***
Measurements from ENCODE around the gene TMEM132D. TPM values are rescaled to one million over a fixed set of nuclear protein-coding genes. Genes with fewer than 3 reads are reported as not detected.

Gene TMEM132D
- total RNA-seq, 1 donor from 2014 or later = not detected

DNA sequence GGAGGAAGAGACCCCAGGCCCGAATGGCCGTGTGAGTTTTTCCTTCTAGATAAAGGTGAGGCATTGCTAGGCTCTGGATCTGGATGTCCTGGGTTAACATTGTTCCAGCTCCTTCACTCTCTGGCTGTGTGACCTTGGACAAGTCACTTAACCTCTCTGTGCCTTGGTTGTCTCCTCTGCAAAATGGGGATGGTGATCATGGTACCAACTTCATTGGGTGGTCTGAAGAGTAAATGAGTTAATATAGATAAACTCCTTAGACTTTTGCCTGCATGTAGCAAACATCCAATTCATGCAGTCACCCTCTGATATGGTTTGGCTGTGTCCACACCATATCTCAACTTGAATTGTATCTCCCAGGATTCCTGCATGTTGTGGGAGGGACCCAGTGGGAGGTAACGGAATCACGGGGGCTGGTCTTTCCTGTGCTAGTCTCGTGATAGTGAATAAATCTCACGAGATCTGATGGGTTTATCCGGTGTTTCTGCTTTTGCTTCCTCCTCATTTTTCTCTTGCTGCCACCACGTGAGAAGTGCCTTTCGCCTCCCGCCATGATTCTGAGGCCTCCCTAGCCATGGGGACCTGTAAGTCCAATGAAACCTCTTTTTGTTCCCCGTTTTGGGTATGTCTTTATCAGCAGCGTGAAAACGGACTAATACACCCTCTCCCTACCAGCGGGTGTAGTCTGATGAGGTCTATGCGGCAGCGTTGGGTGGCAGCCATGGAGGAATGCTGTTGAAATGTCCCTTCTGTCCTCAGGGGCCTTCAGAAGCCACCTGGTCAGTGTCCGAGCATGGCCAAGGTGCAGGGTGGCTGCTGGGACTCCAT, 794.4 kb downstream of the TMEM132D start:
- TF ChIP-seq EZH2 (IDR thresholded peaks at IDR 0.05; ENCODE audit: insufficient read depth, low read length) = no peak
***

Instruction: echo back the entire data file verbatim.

Measurements from ENCODE around the gene TMEM132D. TPM values are rescaled to one million over a fixed set of nuclear protein-coding genes. Genes with fewer than 3 reads are reported as not detected.

Gene TMEM132D
- total RNA-seq, 1 donor from 2014 or later = not detected

DNA sequence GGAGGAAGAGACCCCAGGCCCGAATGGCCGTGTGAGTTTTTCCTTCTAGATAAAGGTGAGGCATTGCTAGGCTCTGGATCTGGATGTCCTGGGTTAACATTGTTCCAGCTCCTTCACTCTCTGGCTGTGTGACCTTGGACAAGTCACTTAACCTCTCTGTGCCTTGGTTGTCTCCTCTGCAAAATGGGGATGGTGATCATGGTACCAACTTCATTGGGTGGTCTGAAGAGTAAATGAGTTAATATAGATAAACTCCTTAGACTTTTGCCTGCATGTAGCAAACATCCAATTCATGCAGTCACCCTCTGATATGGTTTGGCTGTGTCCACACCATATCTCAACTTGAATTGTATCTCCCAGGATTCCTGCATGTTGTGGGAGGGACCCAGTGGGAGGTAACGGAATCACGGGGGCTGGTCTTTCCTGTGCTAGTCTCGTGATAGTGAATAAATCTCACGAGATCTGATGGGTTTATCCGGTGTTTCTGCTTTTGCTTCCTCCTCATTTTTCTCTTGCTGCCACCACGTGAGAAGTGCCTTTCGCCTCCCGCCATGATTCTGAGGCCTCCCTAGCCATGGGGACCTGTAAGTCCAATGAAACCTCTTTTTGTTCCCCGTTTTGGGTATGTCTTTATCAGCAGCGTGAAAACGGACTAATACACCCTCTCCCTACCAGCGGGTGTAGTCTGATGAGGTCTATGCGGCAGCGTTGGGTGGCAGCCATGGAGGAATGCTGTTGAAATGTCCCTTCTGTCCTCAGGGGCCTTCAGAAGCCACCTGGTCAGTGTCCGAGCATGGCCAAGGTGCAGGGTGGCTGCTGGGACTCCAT, 794.4 kb downstream of the TMEM132D start:
- TF ChIP-seq EZH2 (IDR thresholded peaks at IDR 0.05; ENCODE audit: insufficient read depth, low read length) = no peak